His ability to go deep was showcased by two 31-yard receptions in the first half against the Eagles. On each occasion, Davis used his veteran savvy to get free in the middle before turning on deceptive speed to create a big play after the catch.

    Having Davis in this sort of form is a major fillip for the Redskins' offense. Most teams would love to have even one tight end as good as Reed or Davis.

    Being able to field them both is the main reason Washington ranks sixth in passing despite lacking a legitimate No. 1 wideout.

Ryan Kerrigan, OLB

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    Ryan Kerrigan has cemented his status as the one elite player on Washington's front seven this season. He has already logged four sacks, batted down a pass, forced a fumble and returned an interception for a touchdown.

    One of the results of Kerrigan's all-action displays is that he has become a marked man for offenses. Yet his increasing versatility has encouraged Manusky to move his best player around more often in 2017.

    The sack Kerrigan was in on against the Eagles revealed the new looks the Redskins can unleash on offenses this season. It came when Kerrigan was shifted inside to line up at defensive tackle next to Smith, with Junior Galette taking the other edge.

    Kerrigan's stunt, along with middle linebacker Mason Foster's blitz through the A-gap, instantly wrecked the Eagles' blocking schemes and crushed the pocket around Wentz. Kerrigan has played on both sides and along the interior and been stood up in the middle at times this season.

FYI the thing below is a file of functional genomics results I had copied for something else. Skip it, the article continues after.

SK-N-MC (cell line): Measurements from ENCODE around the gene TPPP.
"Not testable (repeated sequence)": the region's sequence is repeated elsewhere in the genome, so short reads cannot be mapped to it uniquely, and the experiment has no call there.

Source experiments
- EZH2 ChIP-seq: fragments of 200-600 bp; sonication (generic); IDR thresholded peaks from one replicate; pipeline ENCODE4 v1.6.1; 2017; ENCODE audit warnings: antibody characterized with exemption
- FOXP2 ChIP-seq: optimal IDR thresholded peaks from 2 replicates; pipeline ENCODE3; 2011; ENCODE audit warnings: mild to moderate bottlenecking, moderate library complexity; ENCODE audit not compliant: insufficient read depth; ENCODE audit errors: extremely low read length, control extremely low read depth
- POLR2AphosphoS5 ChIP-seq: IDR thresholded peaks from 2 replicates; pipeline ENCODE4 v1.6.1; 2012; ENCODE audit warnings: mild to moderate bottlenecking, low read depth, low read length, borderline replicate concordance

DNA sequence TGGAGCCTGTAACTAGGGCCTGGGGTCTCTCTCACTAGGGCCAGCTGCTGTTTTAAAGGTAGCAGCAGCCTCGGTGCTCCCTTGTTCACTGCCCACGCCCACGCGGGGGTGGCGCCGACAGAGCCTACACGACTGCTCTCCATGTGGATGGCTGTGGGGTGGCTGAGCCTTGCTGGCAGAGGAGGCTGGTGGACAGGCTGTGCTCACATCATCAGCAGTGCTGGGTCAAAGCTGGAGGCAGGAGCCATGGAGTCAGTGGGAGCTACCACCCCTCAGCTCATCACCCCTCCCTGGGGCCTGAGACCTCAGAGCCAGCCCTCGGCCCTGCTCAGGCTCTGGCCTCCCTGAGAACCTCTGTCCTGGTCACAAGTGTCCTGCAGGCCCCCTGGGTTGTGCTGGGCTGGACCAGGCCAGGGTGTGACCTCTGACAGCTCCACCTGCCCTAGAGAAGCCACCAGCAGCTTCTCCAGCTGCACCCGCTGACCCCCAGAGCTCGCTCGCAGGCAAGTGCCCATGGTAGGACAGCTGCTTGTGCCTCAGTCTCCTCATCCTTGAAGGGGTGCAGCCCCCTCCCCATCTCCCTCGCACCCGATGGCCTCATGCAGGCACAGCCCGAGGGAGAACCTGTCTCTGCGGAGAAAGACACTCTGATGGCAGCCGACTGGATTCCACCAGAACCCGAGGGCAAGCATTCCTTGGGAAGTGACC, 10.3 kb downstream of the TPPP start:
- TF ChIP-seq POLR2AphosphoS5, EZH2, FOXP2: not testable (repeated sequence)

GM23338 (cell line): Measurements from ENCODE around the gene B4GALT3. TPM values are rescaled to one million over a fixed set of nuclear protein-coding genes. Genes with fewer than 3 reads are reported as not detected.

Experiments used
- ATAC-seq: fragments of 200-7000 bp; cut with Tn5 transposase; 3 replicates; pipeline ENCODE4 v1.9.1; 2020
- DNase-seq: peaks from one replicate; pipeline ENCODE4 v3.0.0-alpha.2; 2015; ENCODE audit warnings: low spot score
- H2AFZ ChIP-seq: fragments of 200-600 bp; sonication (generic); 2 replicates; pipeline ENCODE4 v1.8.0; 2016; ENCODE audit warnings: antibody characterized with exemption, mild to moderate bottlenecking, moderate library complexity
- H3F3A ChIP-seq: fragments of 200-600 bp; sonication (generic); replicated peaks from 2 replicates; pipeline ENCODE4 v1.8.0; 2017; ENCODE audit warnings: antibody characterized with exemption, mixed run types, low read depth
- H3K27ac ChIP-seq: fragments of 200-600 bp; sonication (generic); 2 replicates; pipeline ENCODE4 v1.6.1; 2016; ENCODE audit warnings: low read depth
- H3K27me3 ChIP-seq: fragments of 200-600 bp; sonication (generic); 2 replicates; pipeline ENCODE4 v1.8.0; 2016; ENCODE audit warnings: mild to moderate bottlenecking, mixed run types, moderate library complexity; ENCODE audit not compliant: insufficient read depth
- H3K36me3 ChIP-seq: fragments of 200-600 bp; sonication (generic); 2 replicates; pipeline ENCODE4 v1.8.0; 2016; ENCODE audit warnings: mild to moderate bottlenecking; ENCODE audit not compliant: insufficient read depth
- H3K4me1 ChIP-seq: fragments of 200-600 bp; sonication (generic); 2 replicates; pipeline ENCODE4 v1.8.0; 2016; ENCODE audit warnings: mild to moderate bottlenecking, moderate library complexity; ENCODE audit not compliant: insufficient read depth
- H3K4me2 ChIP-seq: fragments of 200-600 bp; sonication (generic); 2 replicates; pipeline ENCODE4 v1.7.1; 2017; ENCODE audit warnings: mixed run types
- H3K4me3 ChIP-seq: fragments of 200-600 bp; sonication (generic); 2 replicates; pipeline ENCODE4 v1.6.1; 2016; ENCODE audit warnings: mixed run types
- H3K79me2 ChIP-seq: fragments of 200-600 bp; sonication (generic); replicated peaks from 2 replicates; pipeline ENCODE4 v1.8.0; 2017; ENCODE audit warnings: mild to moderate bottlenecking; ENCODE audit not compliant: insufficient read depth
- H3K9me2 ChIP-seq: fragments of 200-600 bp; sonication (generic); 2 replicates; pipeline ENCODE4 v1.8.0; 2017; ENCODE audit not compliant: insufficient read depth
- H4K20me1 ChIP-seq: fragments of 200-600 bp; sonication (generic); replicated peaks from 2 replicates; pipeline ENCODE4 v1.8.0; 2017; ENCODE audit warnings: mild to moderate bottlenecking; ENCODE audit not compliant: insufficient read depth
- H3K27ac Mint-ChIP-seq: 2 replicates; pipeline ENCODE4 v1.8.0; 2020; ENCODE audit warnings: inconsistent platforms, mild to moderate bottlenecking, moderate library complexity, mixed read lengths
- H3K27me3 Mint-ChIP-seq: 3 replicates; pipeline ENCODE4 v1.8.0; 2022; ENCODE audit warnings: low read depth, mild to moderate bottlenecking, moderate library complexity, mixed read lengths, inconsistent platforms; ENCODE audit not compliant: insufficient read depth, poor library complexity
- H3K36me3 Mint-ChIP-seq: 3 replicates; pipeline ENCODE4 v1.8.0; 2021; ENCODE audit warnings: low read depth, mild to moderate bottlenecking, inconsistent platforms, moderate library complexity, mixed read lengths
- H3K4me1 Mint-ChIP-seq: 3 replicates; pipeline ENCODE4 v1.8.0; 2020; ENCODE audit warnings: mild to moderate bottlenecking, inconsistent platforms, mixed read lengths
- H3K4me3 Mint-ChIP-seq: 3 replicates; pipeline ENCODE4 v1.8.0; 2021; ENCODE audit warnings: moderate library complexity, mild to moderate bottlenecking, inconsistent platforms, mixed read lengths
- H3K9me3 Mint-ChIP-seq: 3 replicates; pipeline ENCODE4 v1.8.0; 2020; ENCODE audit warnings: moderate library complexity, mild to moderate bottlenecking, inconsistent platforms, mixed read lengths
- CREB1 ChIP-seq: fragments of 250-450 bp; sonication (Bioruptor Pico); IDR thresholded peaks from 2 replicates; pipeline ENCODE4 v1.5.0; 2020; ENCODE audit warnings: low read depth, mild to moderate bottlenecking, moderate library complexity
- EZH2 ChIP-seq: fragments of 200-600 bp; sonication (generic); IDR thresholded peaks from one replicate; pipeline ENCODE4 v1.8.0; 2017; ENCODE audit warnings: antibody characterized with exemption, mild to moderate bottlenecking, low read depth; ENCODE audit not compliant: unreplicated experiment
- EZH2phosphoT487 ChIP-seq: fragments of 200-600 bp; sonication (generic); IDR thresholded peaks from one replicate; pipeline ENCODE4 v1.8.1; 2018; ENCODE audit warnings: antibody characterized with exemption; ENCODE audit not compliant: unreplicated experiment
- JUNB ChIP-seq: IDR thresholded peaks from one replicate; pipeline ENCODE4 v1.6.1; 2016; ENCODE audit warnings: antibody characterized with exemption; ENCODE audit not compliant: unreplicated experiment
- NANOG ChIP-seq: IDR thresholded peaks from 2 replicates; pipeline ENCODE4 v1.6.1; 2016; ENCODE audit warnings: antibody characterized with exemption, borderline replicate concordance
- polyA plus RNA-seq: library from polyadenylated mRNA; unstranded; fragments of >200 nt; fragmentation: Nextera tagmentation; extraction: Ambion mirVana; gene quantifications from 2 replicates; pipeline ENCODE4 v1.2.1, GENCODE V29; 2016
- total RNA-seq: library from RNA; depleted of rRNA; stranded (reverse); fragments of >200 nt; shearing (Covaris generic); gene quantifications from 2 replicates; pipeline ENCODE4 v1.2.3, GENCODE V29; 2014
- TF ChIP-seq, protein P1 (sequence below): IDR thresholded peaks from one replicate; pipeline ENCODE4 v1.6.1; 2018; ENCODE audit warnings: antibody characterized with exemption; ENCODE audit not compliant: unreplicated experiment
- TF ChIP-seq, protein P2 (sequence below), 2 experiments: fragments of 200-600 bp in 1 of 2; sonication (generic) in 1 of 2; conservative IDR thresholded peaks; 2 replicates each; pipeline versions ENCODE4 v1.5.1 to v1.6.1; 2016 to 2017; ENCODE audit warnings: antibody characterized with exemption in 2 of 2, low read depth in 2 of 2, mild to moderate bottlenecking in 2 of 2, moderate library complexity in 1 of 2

The movement is making an already outstanding pass-rusher a more consistent game-wrecker in 2017.

Chris Thompson, RB

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    No player has been more impressive for the Redskins so far this season than Chris Thompson. The dual-threat third-down back has been a prolific source of big plays and points, both as a receiver and runner.

    Thompson is leading the team in receiving yards with 366 off 23 catches. He's also Washington's leading rusher, having averaged five yards on 43 carries, adding up to 213 yards on the ground.

    Five touchdowns—three as a receiver, two as a rusher—have been the result of Thompson's banner year. One of those scores came on Monday night, when Thompson took a shallow hook route seven yards into the end zone for Washington's first touchdown.

    Gruden had created the space for his most productive playmaker by having a trips set on one side of the formation while Thompson snuck through the line on the other. The scoring grab matched a franchise mark from 12 years ago, per the team's official website: "Thompson became the first Redskins back to catch at least three touchdown passes in a season since fullback Mike Sellers (seven) in 2005."

    Defenses are struggling to track Thompson, despite his threat, because of the increasingly creative ways Gruden and his staff are using the versatile back. Thompson is the catalyst for this season's offense and the one player the Redskins can't afford to lose.

    The players on this list have been carrying the load for a team more talented than its record suggests but stretched to the breaking point by injuries.